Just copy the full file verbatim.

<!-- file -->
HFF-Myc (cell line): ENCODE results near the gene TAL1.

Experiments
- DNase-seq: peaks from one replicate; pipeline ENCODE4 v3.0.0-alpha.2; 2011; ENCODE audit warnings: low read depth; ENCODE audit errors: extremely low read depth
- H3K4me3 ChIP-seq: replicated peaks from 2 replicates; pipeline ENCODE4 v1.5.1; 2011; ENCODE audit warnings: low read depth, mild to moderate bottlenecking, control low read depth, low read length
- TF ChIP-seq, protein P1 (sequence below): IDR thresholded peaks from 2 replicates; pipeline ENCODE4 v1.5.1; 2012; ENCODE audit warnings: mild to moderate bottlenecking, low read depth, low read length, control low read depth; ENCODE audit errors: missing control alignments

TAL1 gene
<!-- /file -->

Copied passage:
HFF-Myc (cell line): ENCODE results near the gene TAL1.

Experiments
- DNase-seq: peaks from one replicate; pipeline ENCODE4 v3.0.0-alpha.2; 2011; ENCODE audit warnings: low read depth; ENCODE audit errors: extremely low read depth
- H3K4me3 ChIP-seq: replicated peaks from 2 replicates; pipeline ENCODE4 v1.5.1; 2011; ENCODE audit warnings: low read depth, mild to moderate bottlenecking, control low read depth, low read length
- TF ChIP-seq, protein P1 (sequence below): IDR thresholded peaks from 2 replicates; pipeline ENCODE4 v1.5.1; 2012; ENCODE audit warnings: mild to moderate bottlenecking, low read depth, low read length, control low read depth; ENCODE audit errors: missing control alignments

TAL1 gene